U.S. Fish and Wildlife Service (Service) is one of many partners
involved in endangered species recovery activities for Federally-listed species in New York State.
New York Field Office is involved in a variety of recovery activities,
both within and outside of the state. The Long Island Field Office
has the lead role in recovery
efforts on Long Island.
participate in various recovery planning and implementation teams.
The Service strives to keep recovery plans up to date through
revisions or the creation of interim strategies. Our office has
assisted with the creation of the Karner
Blue Butterfly Recovery Plan and just released the Draft
Revised Recovery Plan for the Chittenango Ovate Amber Snail (Novisuccinea chittenangoensis) (COAS).
addition to creating and revising Federal recovery plans, the
New York Field Office has assisted other partners with their planning
efforts for Federally-listed species. For example, we have provided
recommendations to the Town of Queensbury on their potential Karner
Blue Butterfly Management Plan. We are also involved with the New
York State Department of Environmental Conservation’s (NYSDEC) plans to develop a New York State Karner Blue Butterfly
are an important aspect of all listed species recovery strategies.
Our office is fortunate to work with numerous interested partners.
The NYSDEC and New York Natural Heritage Program are two essential
partners for the recovery of all listed species in New York State.
Some additional groups that we have been working with on recent
projects include the New
York State Parks, Recreation and Historic Preservation, the State
University of New York College of Environmental Science and Forestry, Rosamond
Gifford Zoo, The
Nature Conservancy, and the Institute
for Ecosystem Studies.
our newest partnership effort involves Environmental
Defense, the NYSDEC, and the Natural
Resources Conservation Service (NRCS). We are all working
together to restore Bog turtle habitat in New York State.
Many bog turtle sites are overgrown with invasive species
such as purple loosestrife (Lythrum salicaria), reed
canary grass (Phalaris arundinacea), or phragmites
(Phragmites australis). Environmental Defense has
received funding through the National
Fish and Wildlife Foundation to hire a program coordinator
to work with private landowners to remove or minimize the
invasive plants. Many of the sites may qualify for habitat
restoration funding through NRCS conservation programs, such
as the Wetland Reserve Program or the Wildlife Habitat Incentive
Program. Possible restoration activities include the use of
cow, goat, and sheep grazing; biocontrol of purple loosestrife
with specific beetles or weevils; and limited herbicide application.
Our Partners for Fish and Wildlife program assists with various habitat restoration efforts for the
Karner blue butterfly and the bog turtle. They have also assisted
with the construction of bat gates for abandoned mines that serve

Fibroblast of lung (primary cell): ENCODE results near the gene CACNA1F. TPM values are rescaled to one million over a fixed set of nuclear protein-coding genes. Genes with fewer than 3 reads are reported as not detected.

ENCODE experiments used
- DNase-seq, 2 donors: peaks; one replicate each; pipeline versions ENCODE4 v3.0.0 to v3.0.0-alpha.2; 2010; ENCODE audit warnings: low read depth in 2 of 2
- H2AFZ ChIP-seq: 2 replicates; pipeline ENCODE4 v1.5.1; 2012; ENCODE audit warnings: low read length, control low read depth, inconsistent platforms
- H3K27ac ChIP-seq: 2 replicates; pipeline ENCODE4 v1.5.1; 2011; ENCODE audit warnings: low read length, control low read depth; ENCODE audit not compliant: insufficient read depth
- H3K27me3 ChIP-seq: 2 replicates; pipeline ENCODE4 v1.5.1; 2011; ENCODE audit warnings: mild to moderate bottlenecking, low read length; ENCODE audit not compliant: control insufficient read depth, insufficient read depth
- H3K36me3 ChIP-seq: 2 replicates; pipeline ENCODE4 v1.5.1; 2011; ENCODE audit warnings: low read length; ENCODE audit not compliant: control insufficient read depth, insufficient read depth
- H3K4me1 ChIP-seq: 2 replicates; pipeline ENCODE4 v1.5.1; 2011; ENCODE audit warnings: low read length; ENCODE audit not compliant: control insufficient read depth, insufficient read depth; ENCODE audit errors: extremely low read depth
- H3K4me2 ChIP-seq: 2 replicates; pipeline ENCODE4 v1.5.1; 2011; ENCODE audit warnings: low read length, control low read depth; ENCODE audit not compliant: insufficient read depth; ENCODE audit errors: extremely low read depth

as winter hibernacula for the endangered Indiana bat (Myotis
Photo by C. Hawver
is a photo of habitat work being done with a Hydro-Ax. Our
Partners for Fish and Wildlife Program has cleared approximately 291 acres of vegetation
over the past seven years for the Albany
Pine Bush Commission. They have also assisted with clearing
projects on over 20 acres throughout the Saratoga region.
These efforts help prepare the area for seeding of native
grasses, forbs, and wildflowers, such as wild blue lupine.
Lupine is the only food source for Karner blue butterfly larvae.
also provide assistance to other organizations with their field
and research activities. For example, we have surveyed both hibernacula
and summer roosting habitats for Indiana bats, monitored COAS
populations, and have helped monitor Leedy’s roseroot (Rhodiola integrifolia ssp. leedyi (=Sedum integrifolium ssp. l.)).
office has provided funding for research and monitoring activities
involving Federally-listed, proposed, and/or candidate species.
For example, we have supported projects such as survey efforts
for the threatened bog turtle (Clemmys [=Glyptemys] muhlenbergii )
in Oswego County and monitoring for the endangered Karner blue
butterfly (Lycaides melissa samuelis) in Saratoga County
by The Nature Conservancy's Wilton
Wildlife Preserve and Park. We have also supported efforts
for species listed by the State of New York, such as surveys for
the frosted elfin (Incisalia irus), a rare butterfly.
Our office can assist States, Tribes, and other Federal and non-federal
partners with their applications for local, regional, and national
Service grants. We can also assist partners with locating non-Service
funding in some instances. For more information on the Service’s
available grants, please go to http://grants.fws.gov/
more information on the U.S. Fish and Wildlife Service's Recovery
Program, please go to http://endangered.fws.gov/recovery/index.html